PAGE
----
A Tire Swing Story is a bite-sized "imagining" inspired by an object I discover while wandering. It could be a curbside trash gem or a message sprayed on a wall. A lost mitten, or an antique store find. Anything goes. I photograph the object and post them together, the story and its inspiration. There will be a new story every Monday and Wednesday. On Fridays, I'll discuss writing, life, love, and coffee. (In no particular order and maybe all at once.)

Monday, January 30, 2012

All I'm saying is, we found a license plate. And if it's yours, you can come up and get it. 

No, we don't have the car. We definitely don't have the car. For one, how would we get a car up those stairs, and for two, if we found a car, why would we just say we found a plate? 

Money? Ha! First of all, if we had your money, we'd be out spending it and not here talking to you. Second, how would we know it was your money? It's not like you put your name on your money. 

Oh, the money was in your wallet and your wallet had your name on it. I see. Well, I would see if we had your wallet, but we don't have the wallet or the money, so I don't see. 

Your girlfriend? We definitely don't have your girlfriend! Because for sure if we had your girlfriend, we'd put that on the sign, since having somebody's girlfriend is much more important a thing to put on a sign than having someone's plate. 

Your gun? Oh now, come on. We'd know if we found a plate and a gun, and since we only found a plate....

Oh. You found your gun. Good for you. Nice to see you got something you were missing. It feels good to recover a missing something, doesn't it? Okay, we've seen it. You can put it away now. You don't want to put it away? You want us to look at it again. Oh. You want us to look closer at the barrel of it, and try to remember if we found more than just the plate. 

Friday, January 27, 2012

"I am not Daddy's little girl. I'm a mountain lion in a skirt, with prayers in my heart." -SARK 

In honor of my 200th blog post, I am giving away one of four prizes. Each prize is from an amazing, brave woman entrepreneur who I feel honored to know. The winner can chose either:

1. A bouquet of flowers from Coriander Girl 
2. A dozen cupcakes from The Sassy Lamb
3. An autographed copy of The Little Green Pea, a children's picture book by Alison Barber 
4. A Restorative yoga class with teacher Sarah Martens

In the "comments" field of this blog post, simply enter the name of a woman who inspires you, someone you feel is a real: "mountain lion in a skirt." (Whether or not this gal actually wears a skirt is of course, irrelevant. If selected YOU win the prize, not this woman. You are more than welcome to give it to her if you like, though!)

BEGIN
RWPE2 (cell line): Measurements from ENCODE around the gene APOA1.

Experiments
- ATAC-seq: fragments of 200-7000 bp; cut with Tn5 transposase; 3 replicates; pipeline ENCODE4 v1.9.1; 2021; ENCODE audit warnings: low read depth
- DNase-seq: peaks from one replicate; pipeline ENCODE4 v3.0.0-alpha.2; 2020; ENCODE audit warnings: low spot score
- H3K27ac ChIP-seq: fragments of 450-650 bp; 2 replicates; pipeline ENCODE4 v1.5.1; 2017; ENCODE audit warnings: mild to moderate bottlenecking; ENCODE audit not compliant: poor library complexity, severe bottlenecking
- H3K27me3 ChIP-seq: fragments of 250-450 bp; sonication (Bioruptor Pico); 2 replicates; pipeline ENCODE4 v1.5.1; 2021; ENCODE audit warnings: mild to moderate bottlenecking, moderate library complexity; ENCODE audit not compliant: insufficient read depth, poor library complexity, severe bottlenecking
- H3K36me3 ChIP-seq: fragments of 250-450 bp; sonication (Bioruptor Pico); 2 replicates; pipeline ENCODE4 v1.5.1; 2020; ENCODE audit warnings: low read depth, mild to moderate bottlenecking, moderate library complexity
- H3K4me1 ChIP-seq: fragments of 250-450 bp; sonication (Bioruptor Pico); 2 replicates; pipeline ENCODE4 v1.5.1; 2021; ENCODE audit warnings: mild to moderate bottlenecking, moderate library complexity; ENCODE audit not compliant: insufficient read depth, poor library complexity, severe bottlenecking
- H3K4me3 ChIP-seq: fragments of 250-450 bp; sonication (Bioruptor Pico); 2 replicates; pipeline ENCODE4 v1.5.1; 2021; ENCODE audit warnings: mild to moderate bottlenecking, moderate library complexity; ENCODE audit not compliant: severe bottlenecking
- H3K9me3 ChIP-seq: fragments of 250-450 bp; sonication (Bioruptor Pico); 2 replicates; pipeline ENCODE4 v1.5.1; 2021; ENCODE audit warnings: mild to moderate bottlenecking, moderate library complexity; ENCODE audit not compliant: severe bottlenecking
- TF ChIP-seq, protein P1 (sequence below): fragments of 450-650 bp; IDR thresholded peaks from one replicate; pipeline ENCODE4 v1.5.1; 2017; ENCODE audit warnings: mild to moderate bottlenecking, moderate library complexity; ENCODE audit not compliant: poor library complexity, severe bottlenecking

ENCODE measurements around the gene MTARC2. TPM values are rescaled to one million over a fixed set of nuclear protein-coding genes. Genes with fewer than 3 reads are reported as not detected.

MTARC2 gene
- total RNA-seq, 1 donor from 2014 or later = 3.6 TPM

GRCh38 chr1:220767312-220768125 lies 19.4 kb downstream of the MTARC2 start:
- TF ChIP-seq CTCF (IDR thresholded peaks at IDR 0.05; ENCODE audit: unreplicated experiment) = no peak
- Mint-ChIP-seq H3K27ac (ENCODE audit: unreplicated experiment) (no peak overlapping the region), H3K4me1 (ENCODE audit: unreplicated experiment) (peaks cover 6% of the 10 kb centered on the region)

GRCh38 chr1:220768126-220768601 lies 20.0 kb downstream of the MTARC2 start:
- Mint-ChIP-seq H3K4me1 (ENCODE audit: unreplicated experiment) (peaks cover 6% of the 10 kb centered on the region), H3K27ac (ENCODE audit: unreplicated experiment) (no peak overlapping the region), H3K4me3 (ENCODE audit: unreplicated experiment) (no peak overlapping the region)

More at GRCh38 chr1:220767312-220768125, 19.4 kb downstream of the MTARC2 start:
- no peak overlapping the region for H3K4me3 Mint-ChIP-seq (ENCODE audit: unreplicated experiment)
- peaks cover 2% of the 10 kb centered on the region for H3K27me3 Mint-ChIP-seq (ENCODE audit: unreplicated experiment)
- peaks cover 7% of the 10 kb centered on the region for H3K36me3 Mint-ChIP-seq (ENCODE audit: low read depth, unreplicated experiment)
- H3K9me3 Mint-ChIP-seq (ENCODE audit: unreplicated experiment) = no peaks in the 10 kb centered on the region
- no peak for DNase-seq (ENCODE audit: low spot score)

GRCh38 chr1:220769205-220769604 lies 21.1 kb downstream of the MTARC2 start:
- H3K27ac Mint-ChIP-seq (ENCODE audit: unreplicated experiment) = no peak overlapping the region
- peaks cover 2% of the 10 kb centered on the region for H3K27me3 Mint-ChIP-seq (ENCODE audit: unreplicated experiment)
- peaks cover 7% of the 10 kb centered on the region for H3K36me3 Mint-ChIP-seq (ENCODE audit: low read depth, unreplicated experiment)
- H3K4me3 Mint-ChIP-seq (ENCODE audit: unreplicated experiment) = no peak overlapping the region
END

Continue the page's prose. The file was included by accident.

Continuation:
Winner will be selected at random and announced Monday February 20th.

GUYS ARE TOTALLY WELCOME TO ENTER! (we're celebrating bold women in this particular contest, but we also honor those fantastic, trail-blazing men out there.)  
Please enter only once. 
Email your contact info to: tireswingstories@yahoo.ca after you enter. 

If the winner is not located in the Greater Toronto area, we will ship your prize to you, or a fabulous alternative prize will be arranged with you in mind. 

Good luck, story-makers!
p.s. beautiful lion image above created by artist Nicole-Zeug. 

Wednesday, January 25, 2012

Chester's done it again. He's landed us right out in the open. 

A group of men playing basketball stop and stare, their mouths gaping, ball rolling away, forgotten. I've got no choice but to head over and make introductions. 

I clear my throat. "Afternoon, fellas. I'm here to speak with Lenny Fontaine." 

"He's Lenny," one of them says, pointing to an overweight, middle-aged guy in a grey track suit.

"Ah, yes. Lenny. Can I please have a quick word?" 

Lenny follows me back to the chair. As we walk, I fill him in. 

"You're going to die tonight in a car accident. I'm here for your soul. Course I'm early," I turn and give Chester a whack, "but things didn't happen according to plan. Never trust a demon from the fourth realm." 

"Are you crazy?" Lenny says, lighting a cigarette, his fingers trembling only slightly. "You expect me to believe this garbage? Who do you think you are?" 

I raise my eyebrows at him. "Who am I, Lenny? Have you been a good boy all your life? Kind? Honest? Forgiving? Or are you a nasty SOB?" 

I give him a little choking sensation followed by a nice hot flush.

"Lenny, where do you think I'm taking you tonight?" 

He pitches his lit cigarette onto the grass, turns, and begins to run.